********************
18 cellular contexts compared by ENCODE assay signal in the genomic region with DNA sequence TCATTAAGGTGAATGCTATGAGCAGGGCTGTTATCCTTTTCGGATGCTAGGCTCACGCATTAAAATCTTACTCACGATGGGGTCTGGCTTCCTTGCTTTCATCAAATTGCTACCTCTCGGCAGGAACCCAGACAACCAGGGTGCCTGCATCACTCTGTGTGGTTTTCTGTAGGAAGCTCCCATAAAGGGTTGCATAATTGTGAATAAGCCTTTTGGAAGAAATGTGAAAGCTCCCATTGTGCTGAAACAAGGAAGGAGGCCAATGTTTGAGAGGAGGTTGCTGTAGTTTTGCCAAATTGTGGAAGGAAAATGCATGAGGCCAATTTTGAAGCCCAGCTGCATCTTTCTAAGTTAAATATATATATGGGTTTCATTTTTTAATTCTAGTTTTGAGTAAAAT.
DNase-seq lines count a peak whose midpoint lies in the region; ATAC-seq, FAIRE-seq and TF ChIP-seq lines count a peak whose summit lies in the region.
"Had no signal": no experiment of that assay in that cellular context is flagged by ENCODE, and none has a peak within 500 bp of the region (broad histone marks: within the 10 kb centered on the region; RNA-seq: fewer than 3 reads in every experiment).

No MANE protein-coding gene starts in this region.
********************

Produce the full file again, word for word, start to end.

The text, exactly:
18 cellular contexts compared by ENCODE assay signal in the genomic region with DNA sequence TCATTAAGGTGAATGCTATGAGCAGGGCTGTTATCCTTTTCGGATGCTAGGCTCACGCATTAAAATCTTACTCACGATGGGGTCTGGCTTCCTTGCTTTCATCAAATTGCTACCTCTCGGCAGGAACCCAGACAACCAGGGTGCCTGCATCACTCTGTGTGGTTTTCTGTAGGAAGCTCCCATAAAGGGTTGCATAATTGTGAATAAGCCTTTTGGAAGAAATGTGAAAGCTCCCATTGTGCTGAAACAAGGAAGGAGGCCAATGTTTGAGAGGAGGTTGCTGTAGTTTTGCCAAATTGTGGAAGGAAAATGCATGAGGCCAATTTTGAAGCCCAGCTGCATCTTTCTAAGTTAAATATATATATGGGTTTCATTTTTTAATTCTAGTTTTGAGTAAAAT.
DNase-seq lines count a peak whose midpoint lies in the region; ATAC-seq, FAIRE-seq and TF ChIP-seq lines count a peak whose summit lies in the region.
"Had no signal": no experiment of that assay in that cellular context is flagged by ENCODE, and none has a peak within 500 bp of the region (broad histone marks: within the 10 kb centered on the region; RNA-seq: fewer than 3 reads in every experiment).

No MANE protein-coding gene starts in this region.